This is a continuation of a series of blog posts demonstrating the use of the ECF Remote Services JAX-RS Jersey Client within an Eclipse RCP application. The previous posts are:
- Eclipse RCP and REST – An Introduction
- Eclipse RCP and REST – Making Asynchronous Calls
- Eclipse RCP and REST – JAX-RS Extensions
- Eclipse RCP and REST – Improved ECF support for properties and profiles
The REST calls made by the Eclipse RCP SpaceX client are done using the ECF Remote Services framework. In previous versions of this example, it was necessary to specify all of the Remote Services properties at the service level, even though most of these properties are not unique to a service. This often results in unnecessary duplication and maintenance issues.
In ECF 3.14.19 (released this week) a new feature has been added allowing for the specification of default properties. This feature simplifies the creation and maintenance of REST endpoint definitions.
Default properties files
A default properties file must be named
edef_defaults.properties and can be located either in the root folder of a bundle or in a folder containing REST endpoint definitions.
The scope of the properties depend on the file location. Note that all properties override any values specified in an XML EDEF file.
As part of this work, all properties files now allow for the specification of various data types (Long, Boolean, UUID) as well as arrays of values. Basically everything you can specify in an XML EDEF can now be specified in a properties file.
For detailed instructions on creating properties files, see the updated ECF documentation.
You may be wondering if XML EDEF files are even necessary at this point, as properties files provide for much more flexible endpoint configuration. You will probably find your XML EDEF file getting gradually smaller until it contains very little if nothing at all.
In that case, ECF Remote Services now supports the direct specification of a properties file as an endpoint definition. In your manifest, this would look something like:
Profiles and defaults
In my last article on Eclipse RCP and REST I described how profiles can be used to specify conditional endpoint properties. Usually this is done when you want to support multiple endpoint environments (dev, test, prod, etc.).
These profiles rely on a command line argument specifying the name of the profile and a matching suffix in the properties file names. The new ECF release now supports these profiles for default properties as well. For example, if you specified “dev” as the profile, then the endpoint properties would be read like this.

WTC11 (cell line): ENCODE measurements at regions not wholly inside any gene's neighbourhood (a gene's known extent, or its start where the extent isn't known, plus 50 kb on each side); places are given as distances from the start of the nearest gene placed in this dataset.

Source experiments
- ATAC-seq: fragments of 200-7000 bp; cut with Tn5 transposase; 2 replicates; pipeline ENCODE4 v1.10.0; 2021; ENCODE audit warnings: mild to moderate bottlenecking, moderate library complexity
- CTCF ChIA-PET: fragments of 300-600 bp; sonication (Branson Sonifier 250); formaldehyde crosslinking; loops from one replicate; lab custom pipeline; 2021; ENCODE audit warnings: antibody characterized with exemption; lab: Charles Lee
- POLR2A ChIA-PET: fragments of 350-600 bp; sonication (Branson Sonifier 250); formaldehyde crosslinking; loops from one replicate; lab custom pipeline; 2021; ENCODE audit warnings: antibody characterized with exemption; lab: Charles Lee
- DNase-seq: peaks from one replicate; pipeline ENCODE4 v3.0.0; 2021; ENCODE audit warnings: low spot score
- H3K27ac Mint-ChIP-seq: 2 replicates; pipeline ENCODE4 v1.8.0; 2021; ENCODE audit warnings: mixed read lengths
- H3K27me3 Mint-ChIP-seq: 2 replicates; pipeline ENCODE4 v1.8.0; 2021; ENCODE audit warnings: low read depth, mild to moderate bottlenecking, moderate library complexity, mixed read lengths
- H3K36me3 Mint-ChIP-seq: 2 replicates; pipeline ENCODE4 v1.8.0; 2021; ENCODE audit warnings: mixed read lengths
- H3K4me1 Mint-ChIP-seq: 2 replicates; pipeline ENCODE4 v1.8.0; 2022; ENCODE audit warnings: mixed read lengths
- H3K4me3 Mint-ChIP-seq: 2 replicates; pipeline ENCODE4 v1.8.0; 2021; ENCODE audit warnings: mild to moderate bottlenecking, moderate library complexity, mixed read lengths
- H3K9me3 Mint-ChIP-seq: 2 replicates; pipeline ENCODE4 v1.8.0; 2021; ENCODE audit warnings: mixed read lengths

This combination of bundle/folder defaults and profile overrides provides a great deal of flexibility in endpoint configuration.
Updated SpaceX example
So let’s look at how these new features are used in the Eclipse RCP SpaceX client.
First, the global JAX-RS Jersey client can be configured with bundle level defaults. I can now specify many REST endpoints in my bundle without having to configure them individually.
edef_defaults.properties (located in bundle root folder)
endpoint.id:uuid=0 ecf.endpoint.id.ns=ecf.namespace.jaxrs remote.configs.supported:array=ecf.jaxrs.jersey.server remote.intents.supported:array=passByValue, exactlyOnce, ordered, jaxrs service.imported.configs:array=ecf.jaxrs.jersey.server service.intents:array=osgi.async ecf.endpoint.rsfilter=(objectClass=*) ecf.rsvc.id:Long=0
Then for the Launch Service a properties file defines the attributes that are uniform across all environments/profiles. In this case, the only uniform property is the annotated JAX-RS client interface.
objectClass:array=com.modumind.spacex.service.LaunchService # Could also supply a default endpoint URI in case profile is not set ecf.endpoint.id=https://api.spacexdata.com/v4
And then finally an endpoint URI can be set for each profile if the goal is to do something like this.
For the SpaceX client I currently do not have environments, but as an example the SpaceX REST API has recently been upgraded from version 3 to 4. If I wanted to support both versions during a migration I could have two profiles – “v3” and “v4” and then create the following two properties files.
At this point there is no outstanding work to do on the ECF Remote Services JAX-RS Jersey Client (though feature requests would be welcome!) and in my opinion it’s extremely easy to use. If you’re interested in integrating REST clients into an Eclipse RCP application, I would very much suggest you take a look.
Note that if you’ve been using earlier versions of ECF Remote Services, you’ll need to reload the SpaceX Client target to bring in the latest version (3.14.19 or later).
The latest SpaceX client code can be found here: